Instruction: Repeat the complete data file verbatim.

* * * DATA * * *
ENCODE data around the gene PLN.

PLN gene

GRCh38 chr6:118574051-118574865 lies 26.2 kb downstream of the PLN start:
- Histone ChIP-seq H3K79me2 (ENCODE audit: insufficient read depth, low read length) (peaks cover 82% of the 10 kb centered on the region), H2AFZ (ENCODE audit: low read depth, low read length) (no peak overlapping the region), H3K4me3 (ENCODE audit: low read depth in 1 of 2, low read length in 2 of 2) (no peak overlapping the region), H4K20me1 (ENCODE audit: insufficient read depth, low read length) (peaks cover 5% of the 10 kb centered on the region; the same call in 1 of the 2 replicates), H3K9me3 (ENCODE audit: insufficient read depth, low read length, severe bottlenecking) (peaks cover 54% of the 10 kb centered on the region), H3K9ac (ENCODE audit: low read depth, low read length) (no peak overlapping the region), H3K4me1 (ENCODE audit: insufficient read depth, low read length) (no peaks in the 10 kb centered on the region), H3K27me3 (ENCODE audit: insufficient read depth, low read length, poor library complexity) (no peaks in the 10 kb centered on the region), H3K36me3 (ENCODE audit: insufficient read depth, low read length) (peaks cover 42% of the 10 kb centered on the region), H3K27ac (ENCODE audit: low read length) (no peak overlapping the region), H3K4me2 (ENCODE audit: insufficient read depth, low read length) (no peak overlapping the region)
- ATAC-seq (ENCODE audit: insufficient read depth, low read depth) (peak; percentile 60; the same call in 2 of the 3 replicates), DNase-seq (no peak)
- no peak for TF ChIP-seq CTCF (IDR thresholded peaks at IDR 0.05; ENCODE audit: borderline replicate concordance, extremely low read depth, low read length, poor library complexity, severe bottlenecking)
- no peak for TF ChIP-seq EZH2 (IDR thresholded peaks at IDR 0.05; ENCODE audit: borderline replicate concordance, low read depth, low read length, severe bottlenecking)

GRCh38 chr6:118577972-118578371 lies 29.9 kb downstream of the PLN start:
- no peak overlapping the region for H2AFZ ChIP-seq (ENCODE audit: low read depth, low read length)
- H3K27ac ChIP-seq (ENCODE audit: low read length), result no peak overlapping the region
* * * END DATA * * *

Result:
ENCODE data around the gene PLN.

PLN gene

GRCh38 chr6:118574051-118574865 lies 26.2 kb downstream of the PLN start:
- Histone ChIP-seq H3K79me2 (ENCODE audit: insufficient read depth, low read length) (peaks cover 82% of the 10 kb centered on the region), H2AFZ (ENCODE audit: low read depth, low read length) (no peak overlapping the region), H3K4me3 (ENCODE audit: low read depth in 1 of 2, low read length in 2 of 2) (no peak overlapping the region), H4K20me1 (ENCODE audit: insufficient read depth, low read length) (peaks cover 5% of the 10 kb centered on the region; the same call in 1 of the 2 replicates), H3K9me3 (ENCODE audit: insufficient read depth, low read length, severe bottlenecking) (peaks cover 54% of the 10 kb centered on the region), H3K9ac (ENCODE audit: low read depth, low read length) (no peak overlapping the region), H3K4me1 (ENCODE audit: insufficient read depth, low read length) (no peaks in the 10 kb centered on the region), H3K27me3 (ENCODE audit: insufficient read depth, low read length, poor library complexity) (no peaks in the 10 kb centered on the region), H3K36me3 (ENCODE audit: insufficient read depth, low read length) (peaks cover 42% of the 10 kb centered on the region), H3K27ac (ENCODE audit: low read length) (no peak overlapping the region), H3K4me2 (ENCODE audit: insufficient read depth, low read length) (no peak overlapping the region)
- ATAC-seq (ENCODE audit: insufficient read depth, low read depth) (peak; percentile 60; the same call in 2 of the 3 replicates), DNase-seq (no peak)
- no peak for TF ChIP-seq CTCF (IDR thresholded peaks at IDR 0.05; ENCODE audit: borderline replicate concordance, extremely low read depth, low read length, poor library complexity, severe bottlenecking)
- no peak for TF ChIP-seq EZH2 (IDR thresholded peaks at IDR 0.05; ENCODE audit: borderline replicate concordance, low read depth, low read length, severe bottlenecking)

GRCh38 chr6:118577972-118578371 lies 29.9 kb downstream of the PLN start:
- no peak overlapping the region for H2AFZ ChIP-seq (ENCODE audit: low read depth, low read length)
- H3K27ac ChIP-seq (ENCODE audit: low read length), result no peak overlapping the region